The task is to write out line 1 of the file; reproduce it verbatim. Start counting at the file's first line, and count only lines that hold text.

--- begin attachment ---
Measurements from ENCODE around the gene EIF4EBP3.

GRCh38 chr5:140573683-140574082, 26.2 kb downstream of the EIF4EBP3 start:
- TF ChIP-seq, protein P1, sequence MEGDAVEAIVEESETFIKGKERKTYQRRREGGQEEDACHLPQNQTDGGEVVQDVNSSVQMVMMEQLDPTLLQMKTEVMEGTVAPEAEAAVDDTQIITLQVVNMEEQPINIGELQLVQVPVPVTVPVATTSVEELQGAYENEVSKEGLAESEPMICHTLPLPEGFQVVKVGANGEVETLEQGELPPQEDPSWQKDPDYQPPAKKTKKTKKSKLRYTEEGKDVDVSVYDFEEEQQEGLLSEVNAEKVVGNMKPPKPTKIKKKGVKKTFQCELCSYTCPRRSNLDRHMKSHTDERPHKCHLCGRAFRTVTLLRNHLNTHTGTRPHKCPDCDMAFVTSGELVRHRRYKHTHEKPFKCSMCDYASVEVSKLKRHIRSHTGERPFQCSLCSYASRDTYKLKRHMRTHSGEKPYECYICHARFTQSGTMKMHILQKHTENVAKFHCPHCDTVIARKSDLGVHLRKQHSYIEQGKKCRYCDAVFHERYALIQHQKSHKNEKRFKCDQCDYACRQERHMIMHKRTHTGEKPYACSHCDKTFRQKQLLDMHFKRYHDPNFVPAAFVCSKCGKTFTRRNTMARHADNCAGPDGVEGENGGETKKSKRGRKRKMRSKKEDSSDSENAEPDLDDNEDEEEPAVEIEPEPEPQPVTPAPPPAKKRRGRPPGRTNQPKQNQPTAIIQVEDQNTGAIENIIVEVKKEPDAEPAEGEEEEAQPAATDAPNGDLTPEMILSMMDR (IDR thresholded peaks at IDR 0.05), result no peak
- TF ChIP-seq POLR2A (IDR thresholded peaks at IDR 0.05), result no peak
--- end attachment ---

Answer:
Measurements from ENCODE around the gene EIF4EBP3.